Pat saw all this nonsense coming a long way off and she could be very funny about it (she was never more delightful than when pouring on the scorn), but she profoundly disapproved. Everyone in the business knew how honest she was and it must have made some of them uncomfortable. When PFD, of which she had been a stalwart, was taken over, it was an awkward situation for many of us because the literary world in London is quite small and everyone knows everyone. But Pat’s clients went with her en masse to the new outfit, United Agents, and I doubt if even one of them hesitated any more than I did. I would have gone with her even if I had known that she was soon to grow fatally ill. Every minute of knowing her was valuable. This week many voices will be heard saying the same thing. Being literary voices, they will all say it differently, but there will be common themes: respect, admiration, love, and a racking grief at so cruel a blow, which had an awful quickness for its only mercy.

(Guardian, October 21, 2008)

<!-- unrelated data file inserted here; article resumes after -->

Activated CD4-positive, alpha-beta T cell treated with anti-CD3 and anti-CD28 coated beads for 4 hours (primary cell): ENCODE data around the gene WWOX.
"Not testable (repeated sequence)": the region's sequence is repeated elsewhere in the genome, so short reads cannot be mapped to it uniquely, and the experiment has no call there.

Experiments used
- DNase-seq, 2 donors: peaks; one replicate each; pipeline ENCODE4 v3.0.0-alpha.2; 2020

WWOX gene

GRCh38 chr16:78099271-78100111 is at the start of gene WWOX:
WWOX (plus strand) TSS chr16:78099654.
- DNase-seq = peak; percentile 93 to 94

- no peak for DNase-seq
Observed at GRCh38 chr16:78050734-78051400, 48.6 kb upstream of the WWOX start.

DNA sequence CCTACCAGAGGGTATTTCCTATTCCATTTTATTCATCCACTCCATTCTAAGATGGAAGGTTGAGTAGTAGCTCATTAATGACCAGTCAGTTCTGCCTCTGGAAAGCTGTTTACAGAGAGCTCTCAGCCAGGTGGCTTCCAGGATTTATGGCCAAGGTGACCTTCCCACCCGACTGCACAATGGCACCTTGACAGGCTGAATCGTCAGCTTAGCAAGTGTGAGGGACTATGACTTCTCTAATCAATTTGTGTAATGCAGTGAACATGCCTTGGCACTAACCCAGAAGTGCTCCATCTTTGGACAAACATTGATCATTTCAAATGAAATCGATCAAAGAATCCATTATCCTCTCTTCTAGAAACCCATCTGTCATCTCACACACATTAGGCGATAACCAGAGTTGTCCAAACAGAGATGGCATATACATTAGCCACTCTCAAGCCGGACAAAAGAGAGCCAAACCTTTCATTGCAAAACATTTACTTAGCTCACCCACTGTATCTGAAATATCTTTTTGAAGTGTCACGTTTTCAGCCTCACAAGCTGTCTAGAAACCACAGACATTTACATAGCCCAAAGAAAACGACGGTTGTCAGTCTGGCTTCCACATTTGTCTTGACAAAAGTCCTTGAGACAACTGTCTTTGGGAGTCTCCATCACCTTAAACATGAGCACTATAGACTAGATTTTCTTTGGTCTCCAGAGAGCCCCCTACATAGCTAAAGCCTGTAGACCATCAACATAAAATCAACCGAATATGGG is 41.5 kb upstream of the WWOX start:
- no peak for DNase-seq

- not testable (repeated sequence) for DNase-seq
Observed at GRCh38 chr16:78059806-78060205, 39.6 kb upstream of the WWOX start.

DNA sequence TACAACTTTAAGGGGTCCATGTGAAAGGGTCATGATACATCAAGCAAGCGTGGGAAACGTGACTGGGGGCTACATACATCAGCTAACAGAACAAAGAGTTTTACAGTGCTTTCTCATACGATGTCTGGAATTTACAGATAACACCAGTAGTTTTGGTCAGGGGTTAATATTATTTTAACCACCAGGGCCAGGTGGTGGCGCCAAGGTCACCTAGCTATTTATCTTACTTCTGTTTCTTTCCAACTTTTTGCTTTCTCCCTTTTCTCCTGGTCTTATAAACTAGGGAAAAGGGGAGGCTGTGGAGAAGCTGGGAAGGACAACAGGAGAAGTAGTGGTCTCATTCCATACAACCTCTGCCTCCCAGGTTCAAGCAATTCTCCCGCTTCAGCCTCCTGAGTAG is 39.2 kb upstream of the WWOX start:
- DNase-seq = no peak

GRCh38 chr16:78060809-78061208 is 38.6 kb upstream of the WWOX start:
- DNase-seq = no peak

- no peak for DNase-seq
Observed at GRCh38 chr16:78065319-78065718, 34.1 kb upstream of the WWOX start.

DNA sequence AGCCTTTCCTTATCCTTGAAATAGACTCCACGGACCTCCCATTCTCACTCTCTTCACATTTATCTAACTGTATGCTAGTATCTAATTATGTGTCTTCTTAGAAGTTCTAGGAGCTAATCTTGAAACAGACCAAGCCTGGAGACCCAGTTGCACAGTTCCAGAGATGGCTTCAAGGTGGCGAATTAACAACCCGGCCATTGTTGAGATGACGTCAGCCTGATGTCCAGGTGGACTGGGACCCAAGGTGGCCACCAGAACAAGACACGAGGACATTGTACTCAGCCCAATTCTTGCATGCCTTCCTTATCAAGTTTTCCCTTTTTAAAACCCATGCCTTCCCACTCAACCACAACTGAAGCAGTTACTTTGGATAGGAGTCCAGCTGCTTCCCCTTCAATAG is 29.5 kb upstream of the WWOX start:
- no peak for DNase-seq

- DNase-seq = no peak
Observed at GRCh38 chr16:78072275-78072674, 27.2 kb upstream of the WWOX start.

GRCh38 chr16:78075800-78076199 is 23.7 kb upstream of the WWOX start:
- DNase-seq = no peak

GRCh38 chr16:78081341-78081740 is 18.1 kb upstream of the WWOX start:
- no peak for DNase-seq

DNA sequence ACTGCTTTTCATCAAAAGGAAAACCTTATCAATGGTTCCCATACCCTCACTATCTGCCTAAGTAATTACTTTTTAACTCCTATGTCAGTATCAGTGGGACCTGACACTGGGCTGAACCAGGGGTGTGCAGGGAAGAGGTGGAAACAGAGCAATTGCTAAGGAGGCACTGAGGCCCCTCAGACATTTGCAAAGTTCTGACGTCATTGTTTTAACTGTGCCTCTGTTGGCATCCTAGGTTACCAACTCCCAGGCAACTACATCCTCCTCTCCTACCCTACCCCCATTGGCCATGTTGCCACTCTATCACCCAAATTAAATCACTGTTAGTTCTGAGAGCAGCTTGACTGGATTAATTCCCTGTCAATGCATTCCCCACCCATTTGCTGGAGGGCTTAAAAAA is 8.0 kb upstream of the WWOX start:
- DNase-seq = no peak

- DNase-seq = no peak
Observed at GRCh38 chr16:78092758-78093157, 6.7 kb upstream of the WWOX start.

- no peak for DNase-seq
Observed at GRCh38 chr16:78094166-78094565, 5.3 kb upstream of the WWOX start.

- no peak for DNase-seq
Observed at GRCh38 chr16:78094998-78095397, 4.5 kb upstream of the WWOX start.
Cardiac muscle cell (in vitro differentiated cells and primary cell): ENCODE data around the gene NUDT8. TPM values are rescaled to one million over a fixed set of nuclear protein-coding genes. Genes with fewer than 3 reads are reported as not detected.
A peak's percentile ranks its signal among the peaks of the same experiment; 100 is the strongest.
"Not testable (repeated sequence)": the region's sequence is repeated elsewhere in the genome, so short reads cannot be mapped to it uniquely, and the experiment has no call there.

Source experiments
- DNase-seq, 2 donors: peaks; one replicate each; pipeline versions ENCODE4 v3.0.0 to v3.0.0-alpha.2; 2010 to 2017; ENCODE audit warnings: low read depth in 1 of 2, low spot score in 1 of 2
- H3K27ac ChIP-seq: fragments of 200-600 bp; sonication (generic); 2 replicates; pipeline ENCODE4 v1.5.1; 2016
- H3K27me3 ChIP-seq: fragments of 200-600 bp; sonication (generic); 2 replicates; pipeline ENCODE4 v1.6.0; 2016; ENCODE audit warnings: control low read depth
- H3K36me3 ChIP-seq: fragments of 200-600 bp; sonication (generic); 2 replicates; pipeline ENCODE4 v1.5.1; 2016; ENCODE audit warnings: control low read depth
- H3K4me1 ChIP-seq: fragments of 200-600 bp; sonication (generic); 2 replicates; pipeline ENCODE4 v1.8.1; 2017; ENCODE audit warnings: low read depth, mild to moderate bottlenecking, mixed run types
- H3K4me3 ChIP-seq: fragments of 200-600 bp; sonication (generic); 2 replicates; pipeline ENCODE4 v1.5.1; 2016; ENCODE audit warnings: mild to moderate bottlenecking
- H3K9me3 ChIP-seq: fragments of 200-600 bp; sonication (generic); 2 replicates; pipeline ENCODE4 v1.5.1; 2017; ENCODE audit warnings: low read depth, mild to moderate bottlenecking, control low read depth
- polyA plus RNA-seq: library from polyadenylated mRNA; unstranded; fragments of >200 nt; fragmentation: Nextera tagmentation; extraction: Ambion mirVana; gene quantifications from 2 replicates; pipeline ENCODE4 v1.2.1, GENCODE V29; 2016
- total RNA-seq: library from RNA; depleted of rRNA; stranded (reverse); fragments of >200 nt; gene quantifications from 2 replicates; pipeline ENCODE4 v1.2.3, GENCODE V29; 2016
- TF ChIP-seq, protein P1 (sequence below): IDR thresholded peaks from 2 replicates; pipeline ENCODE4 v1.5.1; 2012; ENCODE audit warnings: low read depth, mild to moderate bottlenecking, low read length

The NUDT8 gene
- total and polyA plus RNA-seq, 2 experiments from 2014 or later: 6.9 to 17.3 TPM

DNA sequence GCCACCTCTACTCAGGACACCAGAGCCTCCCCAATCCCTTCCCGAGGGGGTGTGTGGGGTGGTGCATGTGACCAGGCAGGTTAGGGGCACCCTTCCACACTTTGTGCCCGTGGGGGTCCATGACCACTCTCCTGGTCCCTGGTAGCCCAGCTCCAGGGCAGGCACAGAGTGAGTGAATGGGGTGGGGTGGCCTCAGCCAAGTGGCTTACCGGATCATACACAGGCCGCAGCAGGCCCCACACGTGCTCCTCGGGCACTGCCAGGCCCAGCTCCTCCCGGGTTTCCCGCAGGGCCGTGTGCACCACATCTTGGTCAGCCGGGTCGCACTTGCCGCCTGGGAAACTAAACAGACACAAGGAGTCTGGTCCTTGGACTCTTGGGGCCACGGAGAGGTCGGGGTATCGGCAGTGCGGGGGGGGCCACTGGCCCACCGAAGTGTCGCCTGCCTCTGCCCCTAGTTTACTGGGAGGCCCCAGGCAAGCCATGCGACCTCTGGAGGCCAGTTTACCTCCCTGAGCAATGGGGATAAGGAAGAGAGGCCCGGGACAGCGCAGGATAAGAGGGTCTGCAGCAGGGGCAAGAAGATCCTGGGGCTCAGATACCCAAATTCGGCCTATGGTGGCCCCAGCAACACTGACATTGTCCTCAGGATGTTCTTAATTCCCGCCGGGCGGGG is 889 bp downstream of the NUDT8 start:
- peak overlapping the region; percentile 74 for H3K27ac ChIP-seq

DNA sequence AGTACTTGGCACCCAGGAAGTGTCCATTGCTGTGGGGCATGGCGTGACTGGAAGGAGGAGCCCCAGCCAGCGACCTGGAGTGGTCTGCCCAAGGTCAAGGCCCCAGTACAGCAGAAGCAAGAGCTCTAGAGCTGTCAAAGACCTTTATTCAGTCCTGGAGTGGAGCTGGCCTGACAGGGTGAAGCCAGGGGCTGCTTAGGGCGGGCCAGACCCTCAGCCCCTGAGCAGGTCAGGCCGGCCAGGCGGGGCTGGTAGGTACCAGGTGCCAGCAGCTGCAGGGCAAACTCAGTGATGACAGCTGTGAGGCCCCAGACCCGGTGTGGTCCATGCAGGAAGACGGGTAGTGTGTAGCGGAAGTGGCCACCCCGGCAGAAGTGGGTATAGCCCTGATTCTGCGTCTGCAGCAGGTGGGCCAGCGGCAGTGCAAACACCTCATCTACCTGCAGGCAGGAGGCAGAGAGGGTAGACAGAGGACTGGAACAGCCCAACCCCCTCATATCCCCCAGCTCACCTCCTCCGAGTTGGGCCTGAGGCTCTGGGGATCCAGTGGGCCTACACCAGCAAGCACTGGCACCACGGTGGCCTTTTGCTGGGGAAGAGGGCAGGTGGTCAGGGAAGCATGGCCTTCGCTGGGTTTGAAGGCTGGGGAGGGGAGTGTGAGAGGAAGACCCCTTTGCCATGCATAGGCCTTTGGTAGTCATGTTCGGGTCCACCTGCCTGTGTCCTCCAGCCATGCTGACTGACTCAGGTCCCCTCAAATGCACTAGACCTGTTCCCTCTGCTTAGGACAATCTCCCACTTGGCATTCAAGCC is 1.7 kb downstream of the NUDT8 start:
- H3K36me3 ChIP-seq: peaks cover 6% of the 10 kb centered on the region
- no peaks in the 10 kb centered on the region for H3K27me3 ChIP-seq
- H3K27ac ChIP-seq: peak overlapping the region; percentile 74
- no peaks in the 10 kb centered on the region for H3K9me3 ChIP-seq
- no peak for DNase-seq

She died on a Monday morning, and in the afternoon the Guardian called me ten minutes before the Times did. I had already composed my first few paragraphs, because I knew somebody would be asking, and it was something to do. One of the dubious privileges of sharing your life with famous people is that if you outlive them, you will be called upon to help bury them. Pat was good at fame: disliking the attention intensely, she perfected a natural gift for public privacy. Her lifelong physical beauty announced itself always, but through no fault of her own; and she flaunted nothing, not even her principles. But they were fiercely held, and one of the many things to regret about her unexpected death was that it came just a few days too early for her to see a black man become President of the United States. In her youth, she had left South Africa because of apartheid. The renunciation cost her much regret, which she bore without complaint. I tried to get some of that heroic quality into my piece. In all the pieces — and I suppose there will be more, unless I check out early to be summed up in my turn — I make it my first and only task to catch the character. The standard obituary, with all the biographical details, is beyond me. What I write is what the obit editors call the additional feature. It’s easier, but I still wish I didn’t have to. The only way out of it, however, would be if your loved ones lived forever: and we can’t have that.